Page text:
What makes a good quick explanation?
I can think of several possible criteria. The most obvious are that it should be quick and it should explain something. A lecture is, to most people, not quick; and a sound bite is, as often as not, not very explanatory. Political speeches, marketing pitches, and other such beasts are neither quick nor explanatory,
It's easy to measure the time someone talks, or the amount of paper
someone uses, to say something. It's much harder to measure the
explanatory quality of what is said. In one of Asimov's
Foundation books, an ambassador visits the Foundation
planet for a week or two, and everything he says is recorded.
Afterward an analysis is done, and it's revealed that once the
pleasantries, diversions, and self-contradictory things he said are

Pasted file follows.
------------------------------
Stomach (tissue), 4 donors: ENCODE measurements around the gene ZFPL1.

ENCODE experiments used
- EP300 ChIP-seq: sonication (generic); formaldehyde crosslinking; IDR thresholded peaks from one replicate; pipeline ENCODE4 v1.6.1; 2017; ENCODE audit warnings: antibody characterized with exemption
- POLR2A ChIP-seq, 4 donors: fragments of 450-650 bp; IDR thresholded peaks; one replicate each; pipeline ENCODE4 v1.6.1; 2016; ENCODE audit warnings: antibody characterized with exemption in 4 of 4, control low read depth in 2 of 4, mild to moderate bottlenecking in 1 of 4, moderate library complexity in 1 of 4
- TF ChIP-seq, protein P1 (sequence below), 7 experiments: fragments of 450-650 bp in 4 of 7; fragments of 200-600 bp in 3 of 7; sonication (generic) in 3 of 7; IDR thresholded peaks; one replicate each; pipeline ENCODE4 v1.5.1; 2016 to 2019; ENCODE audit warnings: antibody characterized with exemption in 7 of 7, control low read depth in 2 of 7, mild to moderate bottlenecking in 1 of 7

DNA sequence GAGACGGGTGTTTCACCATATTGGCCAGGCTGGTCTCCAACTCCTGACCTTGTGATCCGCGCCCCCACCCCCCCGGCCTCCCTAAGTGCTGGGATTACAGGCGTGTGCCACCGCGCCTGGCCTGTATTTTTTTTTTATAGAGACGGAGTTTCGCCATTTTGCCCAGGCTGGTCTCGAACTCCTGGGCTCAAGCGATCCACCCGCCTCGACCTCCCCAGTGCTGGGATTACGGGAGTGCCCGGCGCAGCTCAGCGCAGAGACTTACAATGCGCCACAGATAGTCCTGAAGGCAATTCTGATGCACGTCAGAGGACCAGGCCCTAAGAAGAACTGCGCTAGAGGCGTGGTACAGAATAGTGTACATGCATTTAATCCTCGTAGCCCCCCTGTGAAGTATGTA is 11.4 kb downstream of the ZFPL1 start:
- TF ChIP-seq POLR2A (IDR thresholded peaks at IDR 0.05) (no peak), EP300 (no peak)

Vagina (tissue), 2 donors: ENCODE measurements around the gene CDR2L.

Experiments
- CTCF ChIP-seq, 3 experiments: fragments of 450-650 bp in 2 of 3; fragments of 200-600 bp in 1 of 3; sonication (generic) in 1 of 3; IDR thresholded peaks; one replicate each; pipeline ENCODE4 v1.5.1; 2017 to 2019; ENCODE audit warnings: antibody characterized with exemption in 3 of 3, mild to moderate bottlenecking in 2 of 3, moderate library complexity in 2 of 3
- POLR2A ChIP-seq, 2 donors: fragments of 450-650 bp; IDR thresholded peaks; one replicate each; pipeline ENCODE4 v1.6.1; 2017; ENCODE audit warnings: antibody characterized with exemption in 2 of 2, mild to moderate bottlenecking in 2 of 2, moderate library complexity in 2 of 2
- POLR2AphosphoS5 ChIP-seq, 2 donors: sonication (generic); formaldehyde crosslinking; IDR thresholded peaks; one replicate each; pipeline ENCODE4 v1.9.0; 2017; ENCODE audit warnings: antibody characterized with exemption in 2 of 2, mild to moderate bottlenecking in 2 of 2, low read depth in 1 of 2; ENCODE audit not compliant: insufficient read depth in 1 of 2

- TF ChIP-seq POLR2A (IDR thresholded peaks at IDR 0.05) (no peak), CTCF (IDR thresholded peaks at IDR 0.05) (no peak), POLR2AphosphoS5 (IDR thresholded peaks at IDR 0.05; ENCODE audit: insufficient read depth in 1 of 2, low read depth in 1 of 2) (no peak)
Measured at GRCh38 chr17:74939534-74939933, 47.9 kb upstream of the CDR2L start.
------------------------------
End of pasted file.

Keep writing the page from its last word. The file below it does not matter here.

stripped away, the only information is
We are going to attack
soon. It made a good story point, but I have a hard time
imagining how such an analysis could be made rigorous. Still, some
sentences clearly convey more information than others. As one wit
advised technical writers
the number of words you use divided by
the number of ideas should not tend toward infinity.
I think one hallmark of a good quick explanation is
concreteness. Of course, the extent to which an idea
invokes a concrete mental picture varies depending on the person.
Still, if I speak of
waves in a pond, most people will be
able to imagine what I mean, based on their own experiences. In
contrast, the only image (literally meant) that
duty brings to my mind involves a tiny American flag.
Presumably if someone wants to explain why I should do something and
my patriotic duty, they would rather not have me
think of a tiny American flag on a plastic stick with a little
Made in Taiwan sticker on it. Patriotic duty is the stuff of
good propaganda, but not good explanation.